9. Now you lost me really. You yourself cite the most horrible (and well known) example possible... and then justify saying read before pressing enter?? Not sure I understood what you meant... but sorry I strongly disagree.

10. I have to type anyway does not mean I typing is better. What if a program exists where you can't do something without mouse? (Now although imo it's a very bad design, such programs do exist - and a mouse fanatic may not be troubled by the fact that there's no keyboard alternative of doing a certain task there at all.)

braydon's picture

braydon

7 years 4 weeks 1 day 3 hours ago

0

There really needs to be a change

There really needs to be a change to both the these interfaces to form a CLI and GUI merge, or CLGUI (Cliguey), by means of radial/pie menus controlled with, mouse, keyboard, voice, and other interfaces. :) This way if you're using the mouse mostly you don't need to move your hand to the keyboard, or if you're using the keyboard, you don't need to move your hand to the mouse, thus eliminating that repetitive null movement. Furthermore, Gui's are easy to learn because the options are all displayed in the interface, in the CLI you need to look elsewhere (outside of the actual interface).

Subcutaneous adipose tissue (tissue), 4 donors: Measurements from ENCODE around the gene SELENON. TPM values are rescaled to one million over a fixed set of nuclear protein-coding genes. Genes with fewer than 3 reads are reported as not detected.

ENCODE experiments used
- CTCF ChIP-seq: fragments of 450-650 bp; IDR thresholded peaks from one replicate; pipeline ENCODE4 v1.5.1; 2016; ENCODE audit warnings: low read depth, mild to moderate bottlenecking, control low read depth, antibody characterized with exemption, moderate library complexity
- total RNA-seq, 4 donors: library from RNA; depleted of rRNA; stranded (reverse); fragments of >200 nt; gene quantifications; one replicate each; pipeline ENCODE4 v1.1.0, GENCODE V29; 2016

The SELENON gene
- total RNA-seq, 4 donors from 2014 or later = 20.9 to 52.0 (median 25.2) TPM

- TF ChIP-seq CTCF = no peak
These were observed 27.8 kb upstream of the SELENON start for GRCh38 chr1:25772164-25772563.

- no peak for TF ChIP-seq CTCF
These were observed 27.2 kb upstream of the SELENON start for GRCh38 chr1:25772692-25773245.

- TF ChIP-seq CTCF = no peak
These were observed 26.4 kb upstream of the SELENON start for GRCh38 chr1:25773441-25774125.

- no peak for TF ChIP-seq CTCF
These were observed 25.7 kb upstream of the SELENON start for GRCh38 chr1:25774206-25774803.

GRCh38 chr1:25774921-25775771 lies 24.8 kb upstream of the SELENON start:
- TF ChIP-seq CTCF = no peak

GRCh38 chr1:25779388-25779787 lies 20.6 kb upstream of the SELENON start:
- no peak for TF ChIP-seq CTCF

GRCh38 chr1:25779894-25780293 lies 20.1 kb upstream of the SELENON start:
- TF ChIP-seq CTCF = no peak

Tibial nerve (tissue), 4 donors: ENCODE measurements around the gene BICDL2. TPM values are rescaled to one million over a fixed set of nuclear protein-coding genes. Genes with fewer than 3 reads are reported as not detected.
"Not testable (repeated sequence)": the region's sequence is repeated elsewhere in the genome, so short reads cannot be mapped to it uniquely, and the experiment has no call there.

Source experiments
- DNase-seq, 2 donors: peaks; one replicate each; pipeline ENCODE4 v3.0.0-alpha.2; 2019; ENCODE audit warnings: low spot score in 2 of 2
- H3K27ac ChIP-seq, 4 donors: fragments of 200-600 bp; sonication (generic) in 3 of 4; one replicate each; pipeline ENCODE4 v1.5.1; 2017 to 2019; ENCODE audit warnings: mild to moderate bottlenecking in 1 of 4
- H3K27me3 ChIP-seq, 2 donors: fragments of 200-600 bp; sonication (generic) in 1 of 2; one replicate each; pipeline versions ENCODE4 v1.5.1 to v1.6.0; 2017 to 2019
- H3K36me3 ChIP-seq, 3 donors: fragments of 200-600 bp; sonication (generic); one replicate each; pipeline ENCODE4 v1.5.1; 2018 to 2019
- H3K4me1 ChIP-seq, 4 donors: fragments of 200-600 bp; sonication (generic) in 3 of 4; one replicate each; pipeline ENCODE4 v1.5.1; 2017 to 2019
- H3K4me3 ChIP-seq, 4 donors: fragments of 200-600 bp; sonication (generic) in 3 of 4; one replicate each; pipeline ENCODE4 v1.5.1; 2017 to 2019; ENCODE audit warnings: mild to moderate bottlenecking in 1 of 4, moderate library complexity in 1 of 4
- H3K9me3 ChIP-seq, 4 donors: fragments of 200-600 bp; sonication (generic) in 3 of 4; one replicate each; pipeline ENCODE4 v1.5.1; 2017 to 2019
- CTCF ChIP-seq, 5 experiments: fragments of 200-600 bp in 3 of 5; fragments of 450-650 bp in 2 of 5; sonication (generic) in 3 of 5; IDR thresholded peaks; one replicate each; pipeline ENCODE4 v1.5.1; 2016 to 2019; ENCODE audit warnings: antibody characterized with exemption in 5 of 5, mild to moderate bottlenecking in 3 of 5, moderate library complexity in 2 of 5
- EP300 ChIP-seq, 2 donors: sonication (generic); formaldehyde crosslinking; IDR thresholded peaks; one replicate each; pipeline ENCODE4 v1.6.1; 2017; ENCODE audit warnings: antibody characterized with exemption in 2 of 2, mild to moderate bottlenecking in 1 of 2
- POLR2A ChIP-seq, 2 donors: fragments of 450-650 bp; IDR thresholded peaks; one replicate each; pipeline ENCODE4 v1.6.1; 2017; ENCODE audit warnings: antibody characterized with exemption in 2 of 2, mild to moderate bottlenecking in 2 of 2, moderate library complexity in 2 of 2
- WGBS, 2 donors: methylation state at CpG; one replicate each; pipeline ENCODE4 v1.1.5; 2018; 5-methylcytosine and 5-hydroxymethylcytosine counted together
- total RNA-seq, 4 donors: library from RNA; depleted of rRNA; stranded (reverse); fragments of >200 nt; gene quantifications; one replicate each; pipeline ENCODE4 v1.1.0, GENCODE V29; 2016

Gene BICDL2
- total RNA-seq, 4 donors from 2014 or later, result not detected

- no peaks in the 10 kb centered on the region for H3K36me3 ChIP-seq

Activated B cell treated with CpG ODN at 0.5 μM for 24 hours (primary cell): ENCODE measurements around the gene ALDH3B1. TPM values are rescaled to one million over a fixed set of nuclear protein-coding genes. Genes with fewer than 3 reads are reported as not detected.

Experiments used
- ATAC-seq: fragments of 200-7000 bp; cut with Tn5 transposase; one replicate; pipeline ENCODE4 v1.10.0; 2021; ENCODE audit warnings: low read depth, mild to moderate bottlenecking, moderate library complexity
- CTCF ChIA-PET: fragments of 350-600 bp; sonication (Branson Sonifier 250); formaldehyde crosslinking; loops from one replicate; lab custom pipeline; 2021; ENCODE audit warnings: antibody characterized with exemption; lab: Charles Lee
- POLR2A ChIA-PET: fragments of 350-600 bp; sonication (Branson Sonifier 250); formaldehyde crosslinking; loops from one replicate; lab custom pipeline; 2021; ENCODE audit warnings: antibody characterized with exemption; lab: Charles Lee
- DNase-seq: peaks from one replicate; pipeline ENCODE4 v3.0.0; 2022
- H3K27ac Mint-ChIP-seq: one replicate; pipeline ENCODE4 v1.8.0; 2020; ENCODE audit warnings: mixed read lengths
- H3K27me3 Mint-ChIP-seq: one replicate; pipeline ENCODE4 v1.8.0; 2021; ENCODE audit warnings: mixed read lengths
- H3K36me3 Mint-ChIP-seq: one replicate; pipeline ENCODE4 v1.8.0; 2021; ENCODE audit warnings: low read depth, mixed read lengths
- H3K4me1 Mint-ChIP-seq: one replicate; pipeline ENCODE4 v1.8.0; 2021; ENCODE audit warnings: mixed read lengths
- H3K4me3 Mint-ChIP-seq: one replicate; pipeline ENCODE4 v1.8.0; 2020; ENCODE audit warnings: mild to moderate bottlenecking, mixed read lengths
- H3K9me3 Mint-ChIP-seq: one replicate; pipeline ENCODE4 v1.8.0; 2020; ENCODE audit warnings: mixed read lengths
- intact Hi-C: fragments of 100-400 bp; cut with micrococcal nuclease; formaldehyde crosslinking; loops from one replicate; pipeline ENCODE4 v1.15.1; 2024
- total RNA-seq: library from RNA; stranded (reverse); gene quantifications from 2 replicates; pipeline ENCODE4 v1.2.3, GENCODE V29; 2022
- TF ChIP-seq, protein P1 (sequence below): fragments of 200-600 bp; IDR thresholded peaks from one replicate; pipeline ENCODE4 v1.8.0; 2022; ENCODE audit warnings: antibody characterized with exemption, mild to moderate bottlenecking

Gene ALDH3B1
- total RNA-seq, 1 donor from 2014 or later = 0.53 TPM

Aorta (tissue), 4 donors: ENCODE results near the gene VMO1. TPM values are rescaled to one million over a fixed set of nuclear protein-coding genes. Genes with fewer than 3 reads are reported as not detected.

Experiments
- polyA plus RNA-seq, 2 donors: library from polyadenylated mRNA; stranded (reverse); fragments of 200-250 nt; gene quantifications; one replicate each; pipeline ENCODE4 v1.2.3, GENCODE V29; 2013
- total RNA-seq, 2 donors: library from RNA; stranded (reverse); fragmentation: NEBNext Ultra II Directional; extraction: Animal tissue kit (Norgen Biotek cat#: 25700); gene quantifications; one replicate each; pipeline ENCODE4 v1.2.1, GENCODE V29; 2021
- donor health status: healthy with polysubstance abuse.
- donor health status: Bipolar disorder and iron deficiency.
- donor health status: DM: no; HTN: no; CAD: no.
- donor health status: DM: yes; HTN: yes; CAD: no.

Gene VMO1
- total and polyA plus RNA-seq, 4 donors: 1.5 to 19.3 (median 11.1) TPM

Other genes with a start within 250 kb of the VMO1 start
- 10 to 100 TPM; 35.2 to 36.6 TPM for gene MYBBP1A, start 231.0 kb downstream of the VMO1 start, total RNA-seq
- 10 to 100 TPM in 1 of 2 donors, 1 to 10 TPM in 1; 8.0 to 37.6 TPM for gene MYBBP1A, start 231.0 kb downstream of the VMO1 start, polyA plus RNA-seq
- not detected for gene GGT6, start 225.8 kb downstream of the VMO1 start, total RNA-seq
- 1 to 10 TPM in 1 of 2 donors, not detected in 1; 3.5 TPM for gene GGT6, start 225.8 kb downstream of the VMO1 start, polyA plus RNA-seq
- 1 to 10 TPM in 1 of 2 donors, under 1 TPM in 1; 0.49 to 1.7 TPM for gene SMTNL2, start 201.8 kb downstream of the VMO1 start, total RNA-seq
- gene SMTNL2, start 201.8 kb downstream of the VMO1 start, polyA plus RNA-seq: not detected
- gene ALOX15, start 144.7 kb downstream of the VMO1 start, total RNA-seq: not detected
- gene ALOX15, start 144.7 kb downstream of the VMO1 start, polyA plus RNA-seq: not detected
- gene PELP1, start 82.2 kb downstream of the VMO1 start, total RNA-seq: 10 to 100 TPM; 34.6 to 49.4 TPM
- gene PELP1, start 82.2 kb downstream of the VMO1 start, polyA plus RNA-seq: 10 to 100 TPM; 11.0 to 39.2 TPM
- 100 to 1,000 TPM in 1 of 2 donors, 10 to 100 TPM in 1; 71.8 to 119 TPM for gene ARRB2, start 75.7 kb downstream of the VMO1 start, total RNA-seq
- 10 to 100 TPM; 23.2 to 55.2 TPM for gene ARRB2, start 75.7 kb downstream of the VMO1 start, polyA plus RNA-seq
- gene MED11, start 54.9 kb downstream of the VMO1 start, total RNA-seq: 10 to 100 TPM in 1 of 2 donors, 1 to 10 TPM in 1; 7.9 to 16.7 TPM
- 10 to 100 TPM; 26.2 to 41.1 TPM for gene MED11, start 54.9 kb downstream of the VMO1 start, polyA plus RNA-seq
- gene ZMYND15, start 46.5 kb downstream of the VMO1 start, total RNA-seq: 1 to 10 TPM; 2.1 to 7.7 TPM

Our visual memory is also much stronger than our word/vocabulary memory, and thus even though the CLI has many advantages, it takes more practice and effort to remember (for those that understand the advantages it's worth the sacrifice. I often will make notes of commands so I can remember them later (this would be more verbose to do with a gui, since gui's are not language based and often change (but the need to do so is less because they're easier to remember.)))

A GLGUI would also mean better accessibility, and improved voice control support. For mobile devices, where there isn't a keyboard and only a multi-touch or touch screen (tablets, phones), this could be a huge advantage. Have you seen radial/pie menu based typing (interesting idea for such scenarios). Radial menus are also more ergonomic because they use a wider range of movements (less repetitive).

I am working on a web-based tool for creating and modifying websites that will be using radial menus as a primary means of creation and manipulation. Watch http://interfce.com for news (rss feed: http://www.interfce.com/?feed=rss2).